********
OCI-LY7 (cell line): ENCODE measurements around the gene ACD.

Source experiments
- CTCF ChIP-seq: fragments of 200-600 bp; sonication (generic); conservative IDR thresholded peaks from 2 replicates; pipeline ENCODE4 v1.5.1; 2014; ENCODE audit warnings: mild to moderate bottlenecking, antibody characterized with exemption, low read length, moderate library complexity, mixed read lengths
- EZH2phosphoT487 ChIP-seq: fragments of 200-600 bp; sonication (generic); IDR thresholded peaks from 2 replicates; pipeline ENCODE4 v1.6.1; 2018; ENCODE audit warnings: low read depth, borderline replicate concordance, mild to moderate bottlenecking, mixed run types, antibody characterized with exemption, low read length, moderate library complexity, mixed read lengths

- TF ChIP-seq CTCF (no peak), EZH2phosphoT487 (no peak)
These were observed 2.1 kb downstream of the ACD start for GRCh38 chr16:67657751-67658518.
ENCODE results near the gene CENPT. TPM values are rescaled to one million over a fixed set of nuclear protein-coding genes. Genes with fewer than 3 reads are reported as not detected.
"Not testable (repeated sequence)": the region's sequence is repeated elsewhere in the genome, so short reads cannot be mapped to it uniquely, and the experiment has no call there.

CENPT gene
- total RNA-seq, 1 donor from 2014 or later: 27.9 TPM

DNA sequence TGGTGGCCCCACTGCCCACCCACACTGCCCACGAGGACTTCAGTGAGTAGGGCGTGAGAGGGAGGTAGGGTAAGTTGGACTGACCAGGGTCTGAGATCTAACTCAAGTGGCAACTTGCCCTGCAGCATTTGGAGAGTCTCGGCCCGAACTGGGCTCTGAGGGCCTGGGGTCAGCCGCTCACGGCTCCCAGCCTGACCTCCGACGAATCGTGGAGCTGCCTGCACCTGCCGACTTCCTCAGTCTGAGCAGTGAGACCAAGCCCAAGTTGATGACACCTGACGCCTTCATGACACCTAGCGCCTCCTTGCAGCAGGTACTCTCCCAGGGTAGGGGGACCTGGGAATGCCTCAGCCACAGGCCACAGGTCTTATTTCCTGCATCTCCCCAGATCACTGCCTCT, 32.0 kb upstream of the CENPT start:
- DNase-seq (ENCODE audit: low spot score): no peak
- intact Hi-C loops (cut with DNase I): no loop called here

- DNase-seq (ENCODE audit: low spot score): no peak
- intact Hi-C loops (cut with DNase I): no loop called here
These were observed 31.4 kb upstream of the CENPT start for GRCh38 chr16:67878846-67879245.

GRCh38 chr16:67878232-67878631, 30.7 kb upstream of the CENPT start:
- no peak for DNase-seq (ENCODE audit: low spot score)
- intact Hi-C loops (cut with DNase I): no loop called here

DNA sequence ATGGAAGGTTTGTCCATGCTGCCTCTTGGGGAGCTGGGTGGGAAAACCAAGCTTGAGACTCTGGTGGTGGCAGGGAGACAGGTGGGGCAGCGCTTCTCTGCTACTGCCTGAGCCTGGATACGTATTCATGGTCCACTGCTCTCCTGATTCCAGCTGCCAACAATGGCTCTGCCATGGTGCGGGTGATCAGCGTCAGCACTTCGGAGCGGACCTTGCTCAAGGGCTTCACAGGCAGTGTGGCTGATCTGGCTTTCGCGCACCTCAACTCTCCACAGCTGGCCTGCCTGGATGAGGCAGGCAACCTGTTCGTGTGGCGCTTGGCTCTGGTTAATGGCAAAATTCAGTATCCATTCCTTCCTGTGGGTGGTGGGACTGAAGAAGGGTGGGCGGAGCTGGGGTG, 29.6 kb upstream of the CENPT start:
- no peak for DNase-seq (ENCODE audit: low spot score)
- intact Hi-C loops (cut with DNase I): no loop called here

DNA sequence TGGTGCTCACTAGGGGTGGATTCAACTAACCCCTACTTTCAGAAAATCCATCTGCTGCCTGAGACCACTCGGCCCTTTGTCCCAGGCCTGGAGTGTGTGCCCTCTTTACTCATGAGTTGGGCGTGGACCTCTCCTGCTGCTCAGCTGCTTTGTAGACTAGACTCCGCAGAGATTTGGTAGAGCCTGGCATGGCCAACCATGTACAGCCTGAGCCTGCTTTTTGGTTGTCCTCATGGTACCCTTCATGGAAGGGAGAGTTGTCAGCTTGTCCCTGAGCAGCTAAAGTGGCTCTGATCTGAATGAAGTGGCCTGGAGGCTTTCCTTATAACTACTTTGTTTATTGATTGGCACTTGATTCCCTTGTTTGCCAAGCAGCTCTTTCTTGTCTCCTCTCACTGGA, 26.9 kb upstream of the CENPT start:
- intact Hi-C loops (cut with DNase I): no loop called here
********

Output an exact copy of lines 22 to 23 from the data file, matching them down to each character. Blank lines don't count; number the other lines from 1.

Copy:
- intact Hi-C loops (cut with DNase I): no loop called here

DNA sequence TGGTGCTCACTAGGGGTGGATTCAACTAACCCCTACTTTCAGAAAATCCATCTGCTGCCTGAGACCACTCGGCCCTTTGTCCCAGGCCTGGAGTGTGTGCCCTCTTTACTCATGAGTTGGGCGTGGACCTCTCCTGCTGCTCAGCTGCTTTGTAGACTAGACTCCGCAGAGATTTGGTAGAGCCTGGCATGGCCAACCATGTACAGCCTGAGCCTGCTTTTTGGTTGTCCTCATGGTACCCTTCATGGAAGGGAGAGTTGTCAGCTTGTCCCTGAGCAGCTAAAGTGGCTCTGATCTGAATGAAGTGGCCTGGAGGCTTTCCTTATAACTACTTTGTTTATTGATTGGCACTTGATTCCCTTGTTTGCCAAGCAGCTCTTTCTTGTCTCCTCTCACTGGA, 26.9 kb upstream of the CENPT start: